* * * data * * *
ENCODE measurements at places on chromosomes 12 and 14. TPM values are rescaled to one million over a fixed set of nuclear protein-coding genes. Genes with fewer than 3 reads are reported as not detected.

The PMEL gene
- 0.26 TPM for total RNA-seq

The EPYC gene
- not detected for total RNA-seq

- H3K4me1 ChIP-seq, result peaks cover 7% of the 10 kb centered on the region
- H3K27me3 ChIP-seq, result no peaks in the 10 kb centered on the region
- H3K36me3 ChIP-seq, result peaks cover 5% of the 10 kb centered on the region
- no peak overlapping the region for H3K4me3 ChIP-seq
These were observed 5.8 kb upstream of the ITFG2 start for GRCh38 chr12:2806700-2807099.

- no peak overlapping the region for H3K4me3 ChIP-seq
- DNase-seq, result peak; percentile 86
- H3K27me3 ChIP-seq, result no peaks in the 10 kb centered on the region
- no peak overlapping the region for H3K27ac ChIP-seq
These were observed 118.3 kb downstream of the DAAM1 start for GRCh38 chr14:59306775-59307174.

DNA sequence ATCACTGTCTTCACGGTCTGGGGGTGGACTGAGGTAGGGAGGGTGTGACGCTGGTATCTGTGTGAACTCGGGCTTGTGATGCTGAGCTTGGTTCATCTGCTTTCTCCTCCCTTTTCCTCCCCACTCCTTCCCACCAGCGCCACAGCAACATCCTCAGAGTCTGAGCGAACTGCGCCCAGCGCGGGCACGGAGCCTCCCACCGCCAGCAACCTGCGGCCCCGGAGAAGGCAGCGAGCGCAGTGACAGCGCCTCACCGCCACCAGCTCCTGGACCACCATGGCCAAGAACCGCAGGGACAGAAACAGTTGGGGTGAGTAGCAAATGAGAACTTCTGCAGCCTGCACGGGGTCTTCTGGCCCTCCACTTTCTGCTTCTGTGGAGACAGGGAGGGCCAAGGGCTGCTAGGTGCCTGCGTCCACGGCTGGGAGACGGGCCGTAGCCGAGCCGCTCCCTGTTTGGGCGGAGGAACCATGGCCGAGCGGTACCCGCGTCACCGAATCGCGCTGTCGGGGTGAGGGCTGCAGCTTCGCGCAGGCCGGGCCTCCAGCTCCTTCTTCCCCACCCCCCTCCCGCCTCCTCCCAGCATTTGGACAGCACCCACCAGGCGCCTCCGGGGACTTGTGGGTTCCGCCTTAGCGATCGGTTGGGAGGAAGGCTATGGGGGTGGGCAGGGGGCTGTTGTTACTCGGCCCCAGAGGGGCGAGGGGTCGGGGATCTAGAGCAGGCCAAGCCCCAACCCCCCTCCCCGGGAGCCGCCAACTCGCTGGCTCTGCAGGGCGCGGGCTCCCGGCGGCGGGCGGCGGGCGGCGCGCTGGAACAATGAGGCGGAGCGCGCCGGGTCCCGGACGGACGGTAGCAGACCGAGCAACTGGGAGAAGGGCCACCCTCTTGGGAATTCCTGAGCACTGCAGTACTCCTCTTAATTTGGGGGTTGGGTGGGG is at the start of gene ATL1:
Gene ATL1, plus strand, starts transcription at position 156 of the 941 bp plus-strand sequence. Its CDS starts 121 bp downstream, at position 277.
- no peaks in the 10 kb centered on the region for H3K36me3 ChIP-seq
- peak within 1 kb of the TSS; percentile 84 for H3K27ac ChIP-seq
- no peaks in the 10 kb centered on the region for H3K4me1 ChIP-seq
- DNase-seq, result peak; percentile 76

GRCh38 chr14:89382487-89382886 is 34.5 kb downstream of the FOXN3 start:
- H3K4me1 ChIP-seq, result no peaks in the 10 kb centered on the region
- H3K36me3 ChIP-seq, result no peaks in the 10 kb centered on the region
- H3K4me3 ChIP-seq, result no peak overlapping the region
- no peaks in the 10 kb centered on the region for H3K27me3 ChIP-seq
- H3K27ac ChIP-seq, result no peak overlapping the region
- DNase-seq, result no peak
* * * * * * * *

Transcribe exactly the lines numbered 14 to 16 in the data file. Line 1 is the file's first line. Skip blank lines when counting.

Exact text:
- no peak overlapping the region for H3K27ac ChIP-seq
These were observed 118.3 kb downstream of the DAAM1 start for GRCh38 chr14:59306775-59307174.

DNA sequence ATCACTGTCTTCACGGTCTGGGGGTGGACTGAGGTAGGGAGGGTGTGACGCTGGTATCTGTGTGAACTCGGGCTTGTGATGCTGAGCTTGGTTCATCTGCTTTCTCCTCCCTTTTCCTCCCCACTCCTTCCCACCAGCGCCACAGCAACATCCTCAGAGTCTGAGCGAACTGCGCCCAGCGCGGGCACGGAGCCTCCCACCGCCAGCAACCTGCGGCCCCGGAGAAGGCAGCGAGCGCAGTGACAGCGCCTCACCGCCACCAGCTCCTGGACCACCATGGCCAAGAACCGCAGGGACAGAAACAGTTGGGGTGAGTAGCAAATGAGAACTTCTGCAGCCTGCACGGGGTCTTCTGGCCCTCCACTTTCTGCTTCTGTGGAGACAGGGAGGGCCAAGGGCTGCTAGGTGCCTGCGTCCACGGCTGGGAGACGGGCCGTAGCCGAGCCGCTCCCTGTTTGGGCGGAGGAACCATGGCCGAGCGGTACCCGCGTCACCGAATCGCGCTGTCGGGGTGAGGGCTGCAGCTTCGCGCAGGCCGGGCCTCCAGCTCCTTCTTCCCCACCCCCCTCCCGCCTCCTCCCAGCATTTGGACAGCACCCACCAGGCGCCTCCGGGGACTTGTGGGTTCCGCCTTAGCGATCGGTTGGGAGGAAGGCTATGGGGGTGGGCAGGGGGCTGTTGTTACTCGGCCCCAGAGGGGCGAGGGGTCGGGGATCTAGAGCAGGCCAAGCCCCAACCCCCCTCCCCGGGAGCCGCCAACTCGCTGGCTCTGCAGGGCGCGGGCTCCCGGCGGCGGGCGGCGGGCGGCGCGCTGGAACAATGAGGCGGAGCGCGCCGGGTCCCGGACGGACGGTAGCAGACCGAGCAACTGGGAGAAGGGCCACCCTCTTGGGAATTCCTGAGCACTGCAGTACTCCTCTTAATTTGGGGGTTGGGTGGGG is at the start of gene ATL1: